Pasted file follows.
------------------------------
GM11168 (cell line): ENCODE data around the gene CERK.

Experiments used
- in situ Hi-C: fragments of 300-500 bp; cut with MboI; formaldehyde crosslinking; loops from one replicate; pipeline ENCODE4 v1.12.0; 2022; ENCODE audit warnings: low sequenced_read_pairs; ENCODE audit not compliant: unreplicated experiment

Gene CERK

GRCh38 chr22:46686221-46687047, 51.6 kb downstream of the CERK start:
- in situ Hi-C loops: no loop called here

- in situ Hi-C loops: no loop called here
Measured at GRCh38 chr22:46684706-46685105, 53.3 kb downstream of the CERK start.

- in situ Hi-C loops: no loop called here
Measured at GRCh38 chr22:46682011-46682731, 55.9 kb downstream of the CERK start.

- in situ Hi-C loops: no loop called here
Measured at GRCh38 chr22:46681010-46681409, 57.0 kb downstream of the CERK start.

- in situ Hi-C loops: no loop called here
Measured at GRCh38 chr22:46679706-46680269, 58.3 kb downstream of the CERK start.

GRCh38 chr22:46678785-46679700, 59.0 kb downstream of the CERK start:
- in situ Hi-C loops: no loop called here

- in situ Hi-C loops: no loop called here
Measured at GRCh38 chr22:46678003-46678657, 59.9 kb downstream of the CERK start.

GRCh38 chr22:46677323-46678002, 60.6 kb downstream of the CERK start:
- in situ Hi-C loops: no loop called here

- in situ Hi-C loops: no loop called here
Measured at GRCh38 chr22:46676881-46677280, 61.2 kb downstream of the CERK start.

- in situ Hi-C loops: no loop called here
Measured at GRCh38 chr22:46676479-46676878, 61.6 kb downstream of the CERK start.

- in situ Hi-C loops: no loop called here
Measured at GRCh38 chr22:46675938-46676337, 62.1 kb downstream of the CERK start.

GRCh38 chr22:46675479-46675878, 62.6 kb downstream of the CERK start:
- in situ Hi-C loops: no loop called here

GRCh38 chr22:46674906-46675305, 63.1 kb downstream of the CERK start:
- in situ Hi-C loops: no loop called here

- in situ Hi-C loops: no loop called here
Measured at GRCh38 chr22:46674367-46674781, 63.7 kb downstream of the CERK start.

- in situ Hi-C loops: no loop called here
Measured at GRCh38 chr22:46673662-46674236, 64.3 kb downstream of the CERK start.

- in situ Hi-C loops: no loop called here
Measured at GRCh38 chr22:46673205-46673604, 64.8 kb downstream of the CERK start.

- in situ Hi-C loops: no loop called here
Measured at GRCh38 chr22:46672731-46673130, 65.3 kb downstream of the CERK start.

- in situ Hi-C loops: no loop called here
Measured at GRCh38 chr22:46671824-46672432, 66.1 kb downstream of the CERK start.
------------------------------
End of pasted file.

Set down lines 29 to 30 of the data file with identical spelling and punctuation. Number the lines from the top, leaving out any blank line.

GRCh38 chr22:46674906-46675305, 63.1 kb downstream of the CERK start:
- in situ Hi-C loops: no loop called here